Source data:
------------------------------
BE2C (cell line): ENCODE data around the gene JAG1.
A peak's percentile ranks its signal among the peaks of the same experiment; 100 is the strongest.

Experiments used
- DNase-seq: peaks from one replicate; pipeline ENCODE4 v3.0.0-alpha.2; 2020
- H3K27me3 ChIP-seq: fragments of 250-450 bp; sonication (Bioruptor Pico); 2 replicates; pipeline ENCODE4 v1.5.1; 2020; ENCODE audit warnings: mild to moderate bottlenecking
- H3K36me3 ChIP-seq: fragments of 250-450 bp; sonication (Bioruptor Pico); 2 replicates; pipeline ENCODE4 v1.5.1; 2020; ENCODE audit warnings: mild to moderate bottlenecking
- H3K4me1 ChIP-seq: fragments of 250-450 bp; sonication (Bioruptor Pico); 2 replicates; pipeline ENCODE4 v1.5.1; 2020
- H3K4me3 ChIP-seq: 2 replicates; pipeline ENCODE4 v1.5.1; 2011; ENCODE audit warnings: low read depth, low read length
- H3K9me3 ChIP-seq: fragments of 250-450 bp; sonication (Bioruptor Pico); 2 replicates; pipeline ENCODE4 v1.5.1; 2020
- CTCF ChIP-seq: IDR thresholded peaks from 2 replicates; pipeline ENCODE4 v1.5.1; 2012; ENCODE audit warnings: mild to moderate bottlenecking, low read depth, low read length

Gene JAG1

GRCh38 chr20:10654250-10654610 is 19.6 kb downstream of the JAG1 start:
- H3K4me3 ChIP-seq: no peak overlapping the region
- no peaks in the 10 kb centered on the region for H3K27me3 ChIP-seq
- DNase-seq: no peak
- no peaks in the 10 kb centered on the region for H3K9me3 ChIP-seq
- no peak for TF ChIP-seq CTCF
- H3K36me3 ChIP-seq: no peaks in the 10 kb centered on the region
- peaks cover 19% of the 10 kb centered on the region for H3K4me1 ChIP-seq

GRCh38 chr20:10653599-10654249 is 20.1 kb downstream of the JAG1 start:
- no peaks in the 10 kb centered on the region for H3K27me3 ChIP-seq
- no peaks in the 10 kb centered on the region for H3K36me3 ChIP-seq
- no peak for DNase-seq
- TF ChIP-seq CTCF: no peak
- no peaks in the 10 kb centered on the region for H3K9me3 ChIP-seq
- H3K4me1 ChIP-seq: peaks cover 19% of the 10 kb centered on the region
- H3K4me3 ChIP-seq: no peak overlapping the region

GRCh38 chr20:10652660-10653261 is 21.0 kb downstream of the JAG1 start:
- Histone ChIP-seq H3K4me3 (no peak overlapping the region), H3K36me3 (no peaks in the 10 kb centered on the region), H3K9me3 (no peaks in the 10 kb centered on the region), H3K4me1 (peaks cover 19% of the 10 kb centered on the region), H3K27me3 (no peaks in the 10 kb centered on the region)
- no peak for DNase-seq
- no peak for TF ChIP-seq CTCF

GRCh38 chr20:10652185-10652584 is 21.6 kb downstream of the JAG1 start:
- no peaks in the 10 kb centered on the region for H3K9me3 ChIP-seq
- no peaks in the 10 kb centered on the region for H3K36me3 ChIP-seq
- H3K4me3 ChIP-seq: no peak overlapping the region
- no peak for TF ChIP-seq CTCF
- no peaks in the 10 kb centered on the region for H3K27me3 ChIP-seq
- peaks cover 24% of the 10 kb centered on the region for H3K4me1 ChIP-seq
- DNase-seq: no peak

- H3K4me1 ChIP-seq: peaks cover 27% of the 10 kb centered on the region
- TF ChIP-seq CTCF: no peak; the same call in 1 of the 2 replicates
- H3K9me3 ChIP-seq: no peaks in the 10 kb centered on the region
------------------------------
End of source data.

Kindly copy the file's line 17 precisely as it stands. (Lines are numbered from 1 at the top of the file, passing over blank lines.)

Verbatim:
- no peak for TF ChIP-seq CTCF